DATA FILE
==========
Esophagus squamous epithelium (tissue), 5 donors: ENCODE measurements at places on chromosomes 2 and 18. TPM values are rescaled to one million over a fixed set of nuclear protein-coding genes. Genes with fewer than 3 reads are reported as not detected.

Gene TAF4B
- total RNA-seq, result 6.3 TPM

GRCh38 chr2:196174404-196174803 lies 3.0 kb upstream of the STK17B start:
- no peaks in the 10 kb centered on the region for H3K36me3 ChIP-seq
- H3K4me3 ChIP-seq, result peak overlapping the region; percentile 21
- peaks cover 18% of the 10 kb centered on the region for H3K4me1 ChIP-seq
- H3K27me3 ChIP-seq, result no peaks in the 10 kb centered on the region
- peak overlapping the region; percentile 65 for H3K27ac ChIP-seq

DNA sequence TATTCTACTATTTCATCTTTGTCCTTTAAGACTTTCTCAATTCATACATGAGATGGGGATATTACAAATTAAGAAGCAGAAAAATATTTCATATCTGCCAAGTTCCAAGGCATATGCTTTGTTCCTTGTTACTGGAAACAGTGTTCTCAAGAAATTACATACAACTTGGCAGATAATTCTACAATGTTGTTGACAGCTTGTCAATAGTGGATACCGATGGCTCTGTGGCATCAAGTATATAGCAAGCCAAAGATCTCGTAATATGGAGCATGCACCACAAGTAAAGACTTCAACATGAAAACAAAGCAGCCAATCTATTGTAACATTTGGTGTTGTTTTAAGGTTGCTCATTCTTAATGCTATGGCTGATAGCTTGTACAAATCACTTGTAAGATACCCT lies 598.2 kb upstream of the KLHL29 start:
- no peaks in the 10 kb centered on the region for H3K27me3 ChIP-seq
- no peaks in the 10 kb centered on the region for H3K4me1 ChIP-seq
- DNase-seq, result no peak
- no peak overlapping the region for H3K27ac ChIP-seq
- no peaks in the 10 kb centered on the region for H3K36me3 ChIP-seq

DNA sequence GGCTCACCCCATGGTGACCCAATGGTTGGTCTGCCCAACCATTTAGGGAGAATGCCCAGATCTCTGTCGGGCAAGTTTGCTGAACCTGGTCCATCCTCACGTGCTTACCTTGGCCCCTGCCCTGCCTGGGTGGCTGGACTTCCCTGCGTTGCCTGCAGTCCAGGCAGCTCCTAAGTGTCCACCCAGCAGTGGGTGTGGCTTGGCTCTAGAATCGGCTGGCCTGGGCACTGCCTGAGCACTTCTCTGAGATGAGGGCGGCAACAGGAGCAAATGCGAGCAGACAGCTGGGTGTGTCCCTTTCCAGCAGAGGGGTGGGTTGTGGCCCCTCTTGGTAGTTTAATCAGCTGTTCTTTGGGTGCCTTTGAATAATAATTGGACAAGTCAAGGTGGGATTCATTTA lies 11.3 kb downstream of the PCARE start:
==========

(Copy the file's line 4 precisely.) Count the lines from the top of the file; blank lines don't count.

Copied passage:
GRCh38 chr2:196174404-196174803 lies 3.0 kb upstream of the STK17B start: